Kisha Lewellyn, 2005 Award Winner
At the time she won the Margolis Award, Kisha had recently finished an M.S. in environmental studies at the University of Montana, where she completed a series of essays titled Voices Hinged: A Triptych of Reflections on Farming and Ranching in the Bitterroot Valley. As a writer, she has focused on the "liminal space" between humanity and the ecology in various forms, including the ability of a piece of obsidian to conjure memories of the death of a loved one, and the tangible relationship between farmers and ranchers and working landscapes.
She writes: "I am always interested in the quieter voices that do not bustle for attention or shove their way to the top of the news hour -- voices that speak softly over cups of coffee and mingle with a backdrop of crows and tractors. I am drawn to these softer voices and daily moments because they offer touchstones of human hope and fallibility.
"The everyday moment also offers an entryway into a person's life, incrementally revealing stories of powerful change," she continues. "My essays on farming and ranching intentionally hone in on these voices, which have been neglected and silenced by lengthening chains of distribution, consumption and ignorance. In doing so, I hope to enliven the work and life of the daily farmer and rancher in order to reconnect eaters with growers and the land, and to shift the common perception of what it means to farm into a living, viable, connected part of our culture. As we recognize these relationships and the inherent economic, ecological and social costs of our food purchases on farmers, ranchers and working lands, we will be able to re-imagine the systems of food production and distribution, systems that we rely on for every other aspect of our lives."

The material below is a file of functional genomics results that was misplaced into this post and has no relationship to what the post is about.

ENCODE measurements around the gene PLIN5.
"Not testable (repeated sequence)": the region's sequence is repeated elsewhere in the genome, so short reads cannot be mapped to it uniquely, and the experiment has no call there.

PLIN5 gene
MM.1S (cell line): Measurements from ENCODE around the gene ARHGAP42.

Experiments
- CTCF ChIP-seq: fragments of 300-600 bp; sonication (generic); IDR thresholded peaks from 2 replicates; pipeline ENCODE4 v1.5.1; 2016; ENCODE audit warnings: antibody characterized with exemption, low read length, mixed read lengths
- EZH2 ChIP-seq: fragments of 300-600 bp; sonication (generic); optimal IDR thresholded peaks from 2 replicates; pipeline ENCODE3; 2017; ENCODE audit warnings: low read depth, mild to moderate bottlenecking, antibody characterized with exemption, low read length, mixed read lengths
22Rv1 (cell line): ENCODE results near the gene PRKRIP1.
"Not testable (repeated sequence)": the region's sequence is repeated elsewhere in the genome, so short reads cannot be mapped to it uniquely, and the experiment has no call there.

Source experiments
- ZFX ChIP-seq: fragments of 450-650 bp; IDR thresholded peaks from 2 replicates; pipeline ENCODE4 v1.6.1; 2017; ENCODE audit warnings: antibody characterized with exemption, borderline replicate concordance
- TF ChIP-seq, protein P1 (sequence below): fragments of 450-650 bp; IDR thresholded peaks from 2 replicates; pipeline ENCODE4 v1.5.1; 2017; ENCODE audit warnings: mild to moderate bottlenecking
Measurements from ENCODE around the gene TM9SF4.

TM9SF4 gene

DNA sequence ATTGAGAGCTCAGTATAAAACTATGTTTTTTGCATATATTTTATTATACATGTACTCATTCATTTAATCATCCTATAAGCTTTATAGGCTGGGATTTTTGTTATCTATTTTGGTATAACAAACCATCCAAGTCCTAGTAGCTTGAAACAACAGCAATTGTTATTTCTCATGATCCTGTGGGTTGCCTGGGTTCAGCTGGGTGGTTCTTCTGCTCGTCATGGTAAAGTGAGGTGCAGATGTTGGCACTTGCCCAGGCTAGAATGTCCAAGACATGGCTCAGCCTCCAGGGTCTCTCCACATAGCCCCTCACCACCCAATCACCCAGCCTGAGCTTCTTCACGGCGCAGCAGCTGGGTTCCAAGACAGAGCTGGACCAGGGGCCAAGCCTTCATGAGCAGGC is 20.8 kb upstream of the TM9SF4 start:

In 2005, Kisha was working on an essay on the rising number of female farmers in the U.S. and the historical role of women in farming. "I hope to parallel the stories of a woman currently farming in western Montana and my great-grandmother, who owned and managed a North Carolina tobacco farm," she wrote in her submission for the Margolis Award. She also was working on a collection of essays and planned to teach a course titled "From Working Land -- The Literature of Agriculture."